This week we’re discussing M-Strengths, or reasoning about the position, form, and movement of objects 3D space. M-Strengths are one of the four categories of MIND-Strengths, or abilities associated with dyslexic processing, that we discuss in our book, The Dyslexic Advantage.
Past Evidence For High 3D Spatial Ability In Dyslexia
Historically, many important dyslexia researchers, beginning with Samuel Orton and on down through Norman Geschwind to contemporary researchers like Maryanne Wolf, have noted that many of the dyslexic people they’ve worked with show very strong spatial abilities. In 1991 Thomas G. West (who’s on the board of Dyslexic Advantage) published his important book In the Mind’s Eye, in which he explored a number of case studies of dyslexic people with extraordinary visual and spatial strengths, and speculated with great insight on the connections between their spatial gifts and their dyslexic processing.
Yet despite the great number of anecdotes and observations, most research on dyslexia has continued to focus on challenges rather than strengths . In our dyslexia book we reviewed much of the published research suggesting that people with dyslexia really do excel in 3D spatial reasoning. It basically comes down to these types:
- Several studies have shown that dyslexic individuals are significantly faster than non-dyslexics at discriminating “impossible” and “possible” figures—that is, telling which 2D shape-drawings represent objects that could actually be constructed in 3D, and which do not.
- Two studies have shown dyslexic individuals (in one study, dyslexic males) were better in recreating virtual environments, and one of the study also showed several other advantages, like identifying shapes in ambiguous figures, reproducing complex figures, reproducing designs using colored blocks, and navigating through a virtual maze.
- Several studies have shown a significantly higher incidence of dyslexic students in training programs in high-spatial fields, like design, art, photography, and engineering (typically a 2.5 to 3 fold increase in incidence over population norms).
New Evidence For High 3D Spatial Reasoning In Dyslexia
Despite the relatively small number of published studies looking for evidence of spatial strengths in dyslexic individuals, the M-Strengths survey conducted over the last week in the Dyslexic Advantage community strongly supports the contention that as a group, dyslexic people really do show strong 3D spatial abilities.
While it will take weeks to fully analyze all the data, it’s very clear from even a brief look that as a group individuals with dyslexia relate much more strongly to descriptions of 3D spatial abilities than do non-dyslexic individuals. In fact:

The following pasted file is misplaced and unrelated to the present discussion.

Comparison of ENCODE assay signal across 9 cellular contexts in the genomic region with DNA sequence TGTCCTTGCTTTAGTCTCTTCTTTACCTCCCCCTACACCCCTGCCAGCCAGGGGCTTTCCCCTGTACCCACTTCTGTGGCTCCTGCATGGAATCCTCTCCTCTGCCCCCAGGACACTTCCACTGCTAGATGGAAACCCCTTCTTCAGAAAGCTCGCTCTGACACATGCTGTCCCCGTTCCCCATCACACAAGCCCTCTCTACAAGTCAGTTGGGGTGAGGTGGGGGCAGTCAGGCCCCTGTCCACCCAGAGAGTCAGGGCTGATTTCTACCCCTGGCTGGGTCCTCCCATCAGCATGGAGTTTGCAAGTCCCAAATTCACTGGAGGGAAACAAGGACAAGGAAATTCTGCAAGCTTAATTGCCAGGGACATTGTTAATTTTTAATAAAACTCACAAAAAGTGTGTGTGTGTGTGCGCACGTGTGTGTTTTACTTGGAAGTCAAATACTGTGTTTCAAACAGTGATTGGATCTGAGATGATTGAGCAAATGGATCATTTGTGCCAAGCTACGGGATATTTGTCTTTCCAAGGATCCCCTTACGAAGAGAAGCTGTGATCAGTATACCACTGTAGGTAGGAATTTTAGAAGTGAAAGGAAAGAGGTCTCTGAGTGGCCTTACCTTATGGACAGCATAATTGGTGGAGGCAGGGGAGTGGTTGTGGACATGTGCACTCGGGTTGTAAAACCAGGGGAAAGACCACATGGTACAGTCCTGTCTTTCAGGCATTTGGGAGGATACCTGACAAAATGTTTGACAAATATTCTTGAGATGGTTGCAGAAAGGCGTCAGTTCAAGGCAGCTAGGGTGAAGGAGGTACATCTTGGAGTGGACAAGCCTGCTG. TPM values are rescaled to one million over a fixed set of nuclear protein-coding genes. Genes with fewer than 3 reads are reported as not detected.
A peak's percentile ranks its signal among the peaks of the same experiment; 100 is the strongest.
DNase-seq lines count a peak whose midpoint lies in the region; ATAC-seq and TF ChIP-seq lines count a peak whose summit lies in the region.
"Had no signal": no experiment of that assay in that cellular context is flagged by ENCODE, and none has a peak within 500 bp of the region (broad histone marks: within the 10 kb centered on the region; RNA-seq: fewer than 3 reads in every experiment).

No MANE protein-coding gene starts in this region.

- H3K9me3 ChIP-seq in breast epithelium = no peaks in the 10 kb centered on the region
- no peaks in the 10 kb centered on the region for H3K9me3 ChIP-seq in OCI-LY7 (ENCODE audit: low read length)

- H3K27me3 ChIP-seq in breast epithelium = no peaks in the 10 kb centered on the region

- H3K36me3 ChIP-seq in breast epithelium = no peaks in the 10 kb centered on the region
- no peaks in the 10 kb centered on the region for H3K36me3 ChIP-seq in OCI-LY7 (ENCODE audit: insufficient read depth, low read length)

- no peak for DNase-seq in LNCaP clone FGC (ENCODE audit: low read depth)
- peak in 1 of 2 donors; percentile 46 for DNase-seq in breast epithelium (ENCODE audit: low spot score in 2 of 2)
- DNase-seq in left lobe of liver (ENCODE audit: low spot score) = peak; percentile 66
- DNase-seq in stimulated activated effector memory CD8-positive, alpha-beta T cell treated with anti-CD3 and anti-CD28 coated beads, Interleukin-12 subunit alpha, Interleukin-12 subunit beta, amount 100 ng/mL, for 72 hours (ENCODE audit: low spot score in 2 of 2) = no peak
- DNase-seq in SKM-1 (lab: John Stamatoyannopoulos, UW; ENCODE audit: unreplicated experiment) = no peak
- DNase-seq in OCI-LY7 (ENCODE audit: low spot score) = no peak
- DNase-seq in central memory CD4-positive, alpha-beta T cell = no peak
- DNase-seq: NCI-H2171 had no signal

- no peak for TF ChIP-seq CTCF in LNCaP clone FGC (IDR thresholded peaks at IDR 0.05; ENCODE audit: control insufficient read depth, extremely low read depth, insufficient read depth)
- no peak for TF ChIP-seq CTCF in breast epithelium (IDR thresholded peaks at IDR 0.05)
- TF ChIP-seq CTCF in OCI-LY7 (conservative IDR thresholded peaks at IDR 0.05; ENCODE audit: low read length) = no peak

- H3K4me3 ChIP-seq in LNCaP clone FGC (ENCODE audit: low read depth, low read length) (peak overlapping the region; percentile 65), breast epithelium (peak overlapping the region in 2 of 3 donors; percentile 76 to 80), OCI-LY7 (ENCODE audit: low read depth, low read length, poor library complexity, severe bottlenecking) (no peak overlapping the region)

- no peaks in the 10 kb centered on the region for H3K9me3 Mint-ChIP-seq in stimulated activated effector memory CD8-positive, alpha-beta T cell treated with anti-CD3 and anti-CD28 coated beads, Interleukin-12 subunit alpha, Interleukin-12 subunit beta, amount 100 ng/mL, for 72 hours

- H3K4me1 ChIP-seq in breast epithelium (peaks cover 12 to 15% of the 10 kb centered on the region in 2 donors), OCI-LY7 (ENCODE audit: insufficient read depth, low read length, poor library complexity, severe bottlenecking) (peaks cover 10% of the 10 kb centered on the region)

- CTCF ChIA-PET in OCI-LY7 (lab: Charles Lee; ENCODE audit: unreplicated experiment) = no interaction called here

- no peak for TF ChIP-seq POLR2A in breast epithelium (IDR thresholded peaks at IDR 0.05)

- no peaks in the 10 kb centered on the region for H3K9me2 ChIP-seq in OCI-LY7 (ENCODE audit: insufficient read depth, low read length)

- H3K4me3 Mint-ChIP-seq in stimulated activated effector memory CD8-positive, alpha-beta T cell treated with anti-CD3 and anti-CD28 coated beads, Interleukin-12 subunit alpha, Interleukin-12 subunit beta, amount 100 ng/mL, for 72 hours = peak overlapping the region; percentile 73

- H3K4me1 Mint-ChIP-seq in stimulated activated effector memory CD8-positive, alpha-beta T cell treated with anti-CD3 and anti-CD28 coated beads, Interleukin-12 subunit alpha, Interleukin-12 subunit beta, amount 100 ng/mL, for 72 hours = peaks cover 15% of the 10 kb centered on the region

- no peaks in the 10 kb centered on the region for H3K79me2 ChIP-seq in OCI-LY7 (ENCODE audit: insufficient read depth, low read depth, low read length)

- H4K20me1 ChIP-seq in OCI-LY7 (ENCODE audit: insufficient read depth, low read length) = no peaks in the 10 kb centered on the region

- the average score for dyslexic individuals taking the test was above the 80th percentile for the population as a whole.
- at least 2/3 of dyslexic individuals scored above the 80th percentile for the population as a whole
- more than 85% of dyslexic individuals scored above the mean for the population.
The following graph is an example of how differently dyslexic and non-dyslexic groups responded to many of the survey questions about spatial reasoning. It shows different responses of the “definitely dyslexic” and “definitely not dyslexic” groups to the statement:
When I form 3D images in my mind, I can manipulate them at will, and view them from all angles.
Notice how they are almost mirror image opposites. This is a clear example of a strength trait (mental spatial manipulation) that correlates highly with the “disability” of dyslexia.
Tomorrow we’ll show you how using two of the abilities we asked about on the survey, spatial manipulation and non-verbal thinking style, we can create an amazingly accurate screen for dyslexic reading and spelling challenges, which strongly supports the notion that M-Strengths and reading and spelling challenges really are two sides of the same coin.
We also want to remind you that M-Strengths are only one of the four MIND-Strengths patterns we’ll be surveying this month, so we’ll encourage you all to participate in the studies as we release them. You can receive a survey automatically if you register here.